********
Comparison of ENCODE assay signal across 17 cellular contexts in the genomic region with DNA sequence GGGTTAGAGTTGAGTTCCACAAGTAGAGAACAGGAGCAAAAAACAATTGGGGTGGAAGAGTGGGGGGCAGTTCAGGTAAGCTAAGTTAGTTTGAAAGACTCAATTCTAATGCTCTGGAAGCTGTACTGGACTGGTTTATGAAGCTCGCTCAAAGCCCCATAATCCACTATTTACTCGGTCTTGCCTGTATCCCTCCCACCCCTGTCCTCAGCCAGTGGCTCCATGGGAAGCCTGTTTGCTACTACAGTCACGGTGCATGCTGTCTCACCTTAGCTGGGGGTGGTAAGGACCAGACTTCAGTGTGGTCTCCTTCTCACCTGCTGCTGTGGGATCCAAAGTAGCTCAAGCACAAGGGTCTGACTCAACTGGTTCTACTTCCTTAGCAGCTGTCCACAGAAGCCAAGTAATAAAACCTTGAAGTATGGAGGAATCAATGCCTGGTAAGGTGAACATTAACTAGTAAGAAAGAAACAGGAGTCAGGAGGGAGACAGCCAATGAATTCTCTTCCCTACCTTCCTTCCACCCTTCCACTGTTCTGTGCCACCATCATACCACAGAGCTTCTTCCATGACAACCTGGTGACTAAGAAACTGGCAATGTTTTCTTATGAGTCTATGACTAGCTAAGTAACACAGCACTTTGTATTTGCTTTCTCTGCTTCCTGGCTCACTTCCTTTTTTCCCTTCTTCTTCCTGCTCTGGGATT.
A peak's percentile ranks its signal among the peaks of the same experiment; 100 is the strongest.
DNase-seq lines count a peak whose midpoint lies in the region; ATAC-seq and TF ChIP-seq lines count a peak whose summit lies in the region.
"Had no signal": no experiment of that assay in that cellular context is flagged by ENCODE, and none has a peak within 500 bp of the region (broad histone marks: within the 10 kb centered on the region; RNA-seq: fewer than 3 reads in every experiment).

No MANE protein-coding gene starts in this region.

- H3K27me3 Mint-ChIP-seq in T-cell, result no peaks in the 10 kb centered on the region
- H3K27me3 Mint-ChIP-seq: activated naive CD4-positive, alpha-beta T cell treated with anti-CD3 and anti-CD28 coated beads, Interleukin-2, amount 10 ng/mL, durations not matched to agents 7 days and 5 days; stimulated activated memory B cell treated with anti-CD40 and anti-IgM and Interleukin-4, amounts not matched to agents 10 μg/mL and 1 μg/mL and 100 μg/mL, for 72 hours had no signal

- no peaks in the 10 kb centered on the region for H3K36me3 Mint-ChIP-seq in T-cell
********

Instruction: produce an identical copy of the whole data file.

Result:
Comparison of ENCODE assay signal across 17 cellular contexts in the genomic region with DNA sequence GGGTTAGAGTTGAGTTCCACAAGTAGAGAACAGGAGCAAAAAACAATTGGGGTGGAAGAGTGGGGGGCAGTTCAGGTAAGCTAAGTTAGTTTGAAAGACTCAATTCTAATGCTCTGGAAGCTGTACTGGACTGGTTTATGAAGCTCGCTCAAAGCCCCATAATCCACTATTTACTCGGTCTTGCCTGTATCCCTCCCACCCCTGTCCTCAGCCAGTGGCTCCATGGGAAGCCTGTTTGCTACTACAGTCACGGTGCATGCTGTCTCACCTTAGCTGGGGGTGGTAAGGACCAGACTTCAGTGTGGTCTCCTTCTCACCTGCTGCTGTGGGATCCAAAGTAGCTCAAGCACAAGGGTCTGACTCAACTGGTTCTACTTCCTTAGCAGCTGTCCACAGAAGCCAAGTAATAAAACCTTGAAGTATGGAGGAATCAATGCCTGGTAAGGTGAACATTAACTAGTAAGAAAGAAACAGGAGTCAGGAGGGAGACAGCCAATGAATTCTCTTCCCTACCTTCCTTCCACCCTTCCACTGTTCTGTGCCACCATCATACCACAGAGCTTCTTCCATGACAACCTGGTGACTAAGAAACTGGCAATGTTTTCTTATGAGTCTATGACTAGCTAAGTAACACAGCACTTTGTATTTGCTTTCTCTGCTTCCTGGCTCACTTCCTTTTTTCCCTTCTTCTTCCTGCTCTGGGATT.
A peak's percentile ranks its signal among the peaks of the same experiment; 100 is the strongest.
DNase-seq lines count a peak whose midpoint lies in the region; ATAC-seq and TF ChIP-seq lines count a peak whose summit lies in the region.
"Had no signal": no experiment of that assay in that cellular context is flagged by ENCODE, and none has a peak within 500 bp of the region (broad histone marks: within the 10 kb centered on the region; RNA-seq: fewer than 3 reads in every experiment).

No MANE protein-coding gene starts in this region.

- H3K27me3 Mint-ChIP-seq in T-cell, result no peaks in the 10 kb centered on the region
- H3K27me3 Mint-ChIP-seq: activated naive CD4-positive, alpha-beta T cell treated with anti-CD3 and anti-CD28 coated beads, Interleukin-2, amount 10 ng/mL, durations not matched to agents 7 days and 5 days; stimulated activated memory B cell treated with anti-CD40 and anti-IgM and Interleukin-4, amounts not matched to agents 10 μg/mL and 1 μg/mL and 100 μg/mL, for 72 hours had no signal

- no peaks in the 10 kb centered on the region for H3K36me3 Mint-ChIP-seq in T-cell